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New Initiatives Taken to Combat Malaria and AIDS

Results of two studies conducted in Africa show that circumcision can cut the rate of HIV infection in heterosexual men by 50 percent. Meanwhile the Bush administration is launching a new anti-malaria initiative. An expert discusses combating these diseases and the role of international organizations.

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  • JEFFREY BROWN:

    Spread by just a mosquito bite, malaria sickens up to 500 million people and kills more than a million each year. Most of the deaths are among children, and around 90 percent of them are African.

    This human toll also has a high economic cost, an estimated $12 billion annually in lost growth in Africa. But it's also clear to experts in the field that malaria is both treatable and preventable, through relatively simple and low-cost measures.

    Today, President and Mrs. Bush held a White House summit to discuss what the U.S. is doing to combat the disease in Africa. Eight new countries were added to the U.S. initiative, bringing the total to 15.

    GEORGE W. BUSH, President of the United States: We're spending $1.2 billion over five years to provide bed nets, and indoor spraying, and anti-malaria medicine in 15 African countries.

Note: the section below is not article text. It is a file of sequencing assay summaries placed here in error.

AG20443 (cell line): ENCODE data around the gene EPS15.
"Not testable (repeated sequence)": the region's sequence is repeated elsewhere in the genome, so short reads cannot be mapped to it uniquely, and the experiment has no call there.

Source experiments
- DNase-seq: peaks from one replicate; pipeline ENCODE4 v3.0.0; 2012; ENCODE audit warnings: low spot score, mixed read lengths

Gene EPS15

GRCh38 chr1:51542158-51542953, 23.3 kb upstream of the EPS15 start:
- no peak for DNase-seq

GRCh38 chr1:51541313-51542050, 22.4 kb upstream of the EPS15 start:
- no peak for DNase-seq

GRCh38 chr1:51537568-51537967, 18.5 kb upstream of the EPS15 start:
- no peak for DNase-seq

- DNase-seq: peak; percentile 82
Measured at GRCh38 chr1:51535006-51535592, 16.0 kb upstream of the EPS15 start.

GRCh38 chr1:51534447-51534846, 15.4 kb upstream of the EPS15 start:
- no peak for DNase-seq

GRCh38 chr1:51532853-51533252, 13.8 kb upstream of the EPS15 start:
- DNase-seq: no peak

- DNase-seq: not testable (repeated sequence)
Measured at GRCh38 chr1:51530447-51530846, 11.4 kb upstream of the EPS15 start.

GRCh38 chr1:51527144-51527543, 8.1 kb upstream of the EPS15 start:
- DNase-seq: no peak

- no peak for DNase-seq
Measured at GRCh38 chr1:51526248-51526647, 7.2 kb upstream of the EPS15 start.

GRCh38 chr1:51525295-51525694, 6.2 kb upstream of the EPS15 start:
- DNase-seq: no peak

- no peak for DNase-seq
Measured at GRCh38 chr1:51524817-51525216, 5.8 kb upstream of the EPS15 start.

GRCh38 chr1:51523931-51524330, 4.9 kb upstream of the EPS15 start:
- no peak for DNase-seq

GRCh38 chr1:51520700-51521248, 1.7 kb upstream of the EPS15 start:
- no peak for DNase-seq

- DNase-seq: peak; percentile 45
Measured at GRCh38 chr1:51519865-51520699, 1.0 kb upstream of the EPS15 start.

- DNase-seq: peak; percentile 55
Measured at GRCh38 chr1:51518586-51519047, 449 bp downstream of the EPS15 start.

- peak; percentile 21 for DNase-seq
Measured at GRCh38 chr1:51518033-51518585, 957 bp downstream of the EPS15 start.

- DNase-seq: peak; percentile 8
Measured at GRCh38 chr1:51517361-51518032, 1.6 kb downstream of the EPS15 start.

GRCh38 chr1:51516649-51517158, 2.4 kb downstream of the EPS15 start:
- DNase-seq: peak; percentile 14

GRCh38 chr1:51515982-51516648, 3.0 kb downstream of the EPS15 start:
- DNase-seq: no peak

This project is measurable. We can determine whether or not nets are being distributed or medicine is being provided. But, more importantly, we can measure whether or not we're saving lives. We work toward this historic goal to cut the number of malaria-related deaths in half.

  • JEFFREY BROWN:

    In addition to the president's initiative, the Global Fund to Fight AIDS, Tuberculosis and Malaria, created in 2002, has pledged $2.6 billion over five years to fight the disease in 85 countries.

    There was also some important news yesterday on preventing AIDS. A pair of studies found that circumcision substantially reduces the risk of HIV among young men.

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